Welcome to DAI
The Dutch Art Institute a.k.a. DAI, a.k.a. DAI ROAMING ACADEMY, is an itinerant program that fosters a variety of praxes at the intersections of art and theory (both seen as un-disciplines), and invigorates (collective) thinking, researching, voicing, making, roaming, curating, performing, writing and publishing. DAI is acclaimed for its inventive modus operandi, its generous semi-public program and the transformative potentiality of its curriculum, developed in long time co-operation with a precise selection of imaginative cultural organisations as well as with independent practitioners and researchers at the forefront of artistic and intellectual inquiry, context, production and distribution.
Recently the Dutch Art Institute radicalised its chain of meaningful transformations, evolving from an ongoing process of (un)learning: as off September 2017 we have said farewell to bricks and walls after we closed the doors of our venue in Arnhem. DAI as Roaming Academy is now welcoming its students, tutors and staff at various, changing locations in-and outside of the Netherlands (click Calendar for an overview of our upcoming landings and note that our office continues to be located in Arnhem).
Not to be compared to any studio-based program and certainly not to the notorious edu-factories in the capitals of capitalism, DAI offers a small scale program with a highly experimental and agile profile that in many ways exceeds the limits of conventional art education.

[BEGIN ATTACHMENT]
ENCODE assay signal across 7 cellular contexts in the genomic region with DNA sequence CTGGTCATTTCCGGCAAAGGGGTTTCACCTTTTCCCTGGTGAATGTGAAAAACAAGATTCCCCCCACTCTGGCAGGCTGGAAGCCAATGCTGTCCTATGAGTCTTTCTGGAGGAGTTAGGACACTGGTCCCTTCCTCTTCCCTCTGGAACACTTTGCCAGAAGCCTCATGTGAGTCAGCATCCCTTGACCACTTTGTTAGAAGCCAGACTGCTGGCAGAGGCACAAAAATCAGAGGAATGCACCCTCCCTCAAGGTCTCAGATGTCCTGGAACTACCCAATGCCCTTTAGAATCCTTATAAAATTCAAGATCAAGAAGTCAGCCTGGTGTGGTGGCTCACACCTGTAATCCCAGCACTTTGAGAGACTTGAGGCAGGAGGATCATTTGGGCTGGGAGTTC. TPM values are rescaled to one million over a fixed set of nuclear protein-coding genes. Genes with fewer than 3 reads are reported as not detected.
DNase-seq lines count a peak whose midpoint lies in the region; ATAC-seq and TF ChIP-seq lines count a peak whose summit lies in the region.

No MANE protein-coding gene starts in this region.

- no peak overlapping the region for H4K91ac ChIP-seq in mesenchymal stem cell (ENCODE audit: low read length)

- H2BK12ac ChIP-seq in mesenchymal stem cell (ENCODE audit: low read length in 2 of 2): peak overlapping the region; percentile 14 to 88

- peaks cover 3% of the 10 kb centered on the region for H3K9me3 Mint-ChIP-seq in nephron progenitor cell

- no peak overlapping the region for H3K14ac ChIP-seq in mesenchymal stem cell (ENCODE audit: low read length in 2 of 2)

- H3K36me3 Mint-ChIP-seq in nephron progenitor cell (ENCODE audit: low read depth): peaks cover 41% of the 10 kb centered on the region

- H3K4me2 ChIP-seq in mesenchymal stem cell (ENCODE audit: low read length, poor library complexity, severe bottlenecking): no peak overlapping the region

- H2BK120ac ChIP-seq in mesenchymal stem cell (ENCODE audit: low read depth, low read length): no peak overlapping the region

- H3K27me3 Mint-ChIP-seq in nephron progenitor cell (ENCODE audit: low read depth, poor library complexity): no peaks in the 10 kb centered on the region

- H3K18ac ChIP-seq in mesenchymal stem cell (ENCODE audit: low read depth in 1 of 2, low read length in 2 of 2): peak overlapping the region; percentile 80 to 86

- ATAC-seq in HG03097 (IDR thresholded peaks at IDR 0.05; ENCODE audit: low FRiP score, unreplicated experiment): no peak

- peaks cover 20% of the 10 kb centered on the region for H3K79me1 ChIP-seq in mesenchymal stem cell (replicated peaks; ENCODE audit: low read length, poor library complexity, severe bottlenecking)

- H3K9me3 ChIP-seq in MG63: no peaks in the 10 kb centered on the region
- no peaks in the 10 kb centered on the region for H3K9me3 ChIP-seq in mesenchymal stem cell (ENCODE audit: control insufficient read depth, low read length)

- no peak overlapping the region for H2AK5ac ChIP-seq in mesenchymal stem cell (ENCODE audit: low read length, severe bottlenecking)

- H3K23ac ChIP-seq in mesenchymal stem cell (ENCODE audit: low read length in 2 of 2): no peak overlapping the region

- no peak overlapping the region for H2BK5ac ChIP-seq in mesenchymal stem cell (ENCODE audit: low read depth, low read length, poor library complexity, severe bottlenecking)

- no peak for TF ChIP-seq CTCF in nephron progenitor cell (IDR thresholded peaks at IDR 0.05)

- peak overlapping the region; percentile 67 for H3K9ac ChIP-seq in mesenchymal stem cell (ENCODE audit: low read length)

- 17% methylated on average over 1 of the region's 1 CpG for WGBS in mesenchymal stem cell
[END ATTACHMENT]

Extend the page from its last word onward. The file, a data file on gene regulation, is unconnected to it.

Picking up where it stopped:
Nine times per year (+ DAI Week 10, 4 extension-to-the COOP days), students and tutors plug into the so-called DAI Week: an experimental learning environment/think tank/networking platform/theory camp, a quite funky temporary art commune, a spaceship landing at a changing variety of locations in-and outside the Netherlands.
Structured by a dense weaving of seminars, face to face conversations, cooperative study groups, walks, communal meals, work-outs, guest-curated as well as tutor-or student-led seminars, presentations and performances, these monthly, one week-long conclaves last from early morning until late at night.
The highly concentrated time of the DAI-week functions as a pressure cooker for an exchange of authorised and unauthorised, vernacular and academic knowledges, that accumulate throughout the year, with every month's gathering. Students are expected to continue developing their independent research while simultenaously engaging with the DAI's discursive input, co-operative methodologies and support structure. During DAI-weeks everybody involved is accommodated in (youth)hostels and other group housing facilities. Lunches and dinners with students, faculty and guests are important shared moments which mark the DAI's communal aspirations. Conviviality is at the heart of the program: infrastructures can be artworks too.
DAI positions itself as a left-leaning program with a feminist, intersectional, anti-capitalist and decolonial orientation. This is of course easy said, but much harder to practice; DAI came into existence as an integral part of the Dutch/European cultural and educational fabric.
Without the unflagging, queering spirit of many of our students, tutors and partners, without their critical awareness, their endurance and their willingness to educate the educational institution they inhabit, DAI would not be able to embrace the intellectual and material transgressions that are needed to first understand, and then break with the limiting, exclusive, oppresive and violent patriarchical, hetereo-normative and eurocentric tendencies in the dominant cultural and economic ideologies that nearly all of us humans, have been born into, regardless of where we come from in terms of class, gender, geography, race, age, or religion.